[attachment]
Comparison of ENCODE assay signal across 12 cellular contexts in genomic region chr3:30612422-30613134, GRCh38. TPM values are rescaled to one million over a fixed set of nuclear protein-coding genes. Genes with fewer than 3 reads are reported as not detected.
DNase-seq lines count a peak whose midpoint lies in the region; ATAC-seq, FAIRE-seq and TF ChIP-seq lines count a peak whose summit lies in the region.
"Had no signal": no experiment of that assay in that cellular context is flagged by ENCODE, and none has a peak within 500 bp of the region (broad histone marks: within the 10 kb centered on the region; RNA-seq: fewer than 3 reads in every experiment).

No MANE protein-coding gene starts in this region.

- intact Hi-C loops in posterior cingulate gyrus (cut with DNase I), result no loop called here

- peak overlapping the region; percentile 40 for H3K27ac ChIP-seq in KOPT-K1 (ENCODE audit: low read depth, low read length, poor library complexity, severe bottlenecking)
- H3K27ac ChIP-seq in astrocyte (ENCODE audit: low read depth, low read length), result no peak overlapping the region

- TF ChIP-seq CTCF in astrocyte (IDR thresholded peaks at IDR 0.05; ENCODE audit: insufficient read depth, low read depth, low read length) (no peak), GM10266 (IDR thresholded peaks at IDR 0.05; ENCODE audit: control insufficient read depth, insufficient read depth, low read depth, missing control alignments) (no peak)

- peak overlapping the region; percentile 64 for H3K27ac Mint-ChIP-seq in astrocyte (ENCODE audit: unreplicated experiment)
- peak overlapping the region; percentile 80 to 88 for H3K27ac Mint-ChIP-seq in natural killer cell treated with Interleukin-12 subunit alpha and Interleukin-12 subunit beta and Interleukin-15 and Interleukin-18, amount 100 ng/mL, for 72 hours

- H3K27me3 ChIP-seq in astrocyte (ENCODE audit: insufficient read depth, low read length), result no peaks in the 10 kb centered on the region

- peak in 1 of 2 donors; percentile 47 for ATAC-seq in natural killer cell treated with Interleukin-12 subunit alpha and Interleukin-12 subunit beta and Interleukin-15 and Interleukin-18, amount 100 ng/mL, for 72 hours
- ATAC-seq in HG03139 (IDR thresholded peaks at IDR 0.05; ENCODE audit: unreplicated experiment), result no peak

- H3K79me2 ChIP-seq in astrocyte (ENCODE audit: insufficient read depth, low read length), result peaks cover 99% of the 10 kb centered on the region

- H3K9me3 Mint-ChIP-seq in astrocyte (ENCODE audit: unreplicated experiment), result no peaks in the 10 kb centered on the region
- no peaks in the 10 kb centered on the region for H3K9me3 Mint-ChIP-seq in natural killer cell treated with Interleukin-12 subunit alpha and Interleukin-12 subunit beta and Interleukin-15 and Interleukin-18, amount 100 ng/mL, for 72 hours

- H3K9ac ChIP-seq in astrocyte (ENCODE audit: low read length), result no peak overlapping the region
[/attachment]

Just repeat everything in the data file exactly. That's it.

Comparison of ENCODE assay signal across 12 cellular contexts in genomic region chr3:30612422-30613134, GRCh38. TPM values are rescaled to one million over a fixed set of nuclear protein-coding genes. Genes with fewer than 3 reads are reported as not detected.
DNase-seq lines count a peak whose midpoint lies in the region; ATAC-seq, FAIRE-seq and TF ChIP-seq lines count a peak whose summit lies in the region.
"Had no signal": no experiment of that assay in that cellular context is flagged by ENCODE, and none has a peak within 500 bp of the region (broad histone marks: within the 10 kb centered on the region; RNA-seq: fewer than 3 reads in every experiment).

No MANE protein-coding gene starts in this region.

- intact Hi-C loops in posterior cingulate gyrus (cut with DNase I), result no loop called here

- peak overlapping the region; percentile 40 for H3K27ac ChIP-seq in KOPT-K1 (ENCODE audit: low read depth, low read length, poor library complexity, severe bottlenecking)
- H3K27ac ChIP-seq in astrocyte (ENCODE audit: low read depth, low read length), result no peak overlapping the region

- TF ChIP-seq CTCF in astrocyte (IDR thresholded peaks at IDR 0.05; ENCODE audit: insufficient read depth, low read depth, low read length) (no peak), GM10266 (IDR thresholded peaks at IDR 0.05; ENCODE audit: control insufficient read depth, insufficient read depth, low read depth, missing control alignments) (no peak)

- peak overlapping the region; percentile 64 for H3K27ac Mint-ChIP-seq in astrocyte (ENCODE audit: unreplicated experiment)
- peak overlapping the region; percentile 80 to 88 for H3K27ac Mint-ChIP-seq in natural killer cell treated with Interleukin-12 subunit alpha and Interleukin-12 subunit beta and Interleukin-15 and Interleukin-18, amount 100 ng/mL, for 72 hours

- H3K27me3 ChIP-seq in astrocyte (ENCODE audit: insufficient read depth, low read length), result no peaks in the 10 kb centered on the region

- peak in 1 of 2 donors; percentile 47 for ATAC-seq in natural killer cell treated with Interleukin-12 subunit alpha and Interleukin-12 subunit beta and Interleukin-15 and Interleukin-18, amount 100 ng/mL, for 72 hours
- ATAC-seq in HG03139 (IDR thresholded peaks at IDR 0.05; ENCODE audit: unreplicated experiment), result no peak

- H3K79me2 ChIP-seq in astrocyte (ENCODE audit: insufficient read depth, low read length), result peaks cover 99% of the 10 kb centered on the region

- H3K9me3 Mint-ChIP-seq in astrocyte (ENCODE audit: unreplicated experiment), result no peaks in the 10 kb centered on the region
- no peaks in the 10 kb centered on the region for H3K9me3 Mint-ChIP-seq in natural killer cell treated with Interleukin-12 subunit alpha and Interleukin-12 subunit beta and Interleukin-15 and Interleukin-18, amount 100 ng/mL, for 72 hours

- H3K9ac ChIP-seq in astrocyte (ENCODE audit: low read length), result no peak overlapping the region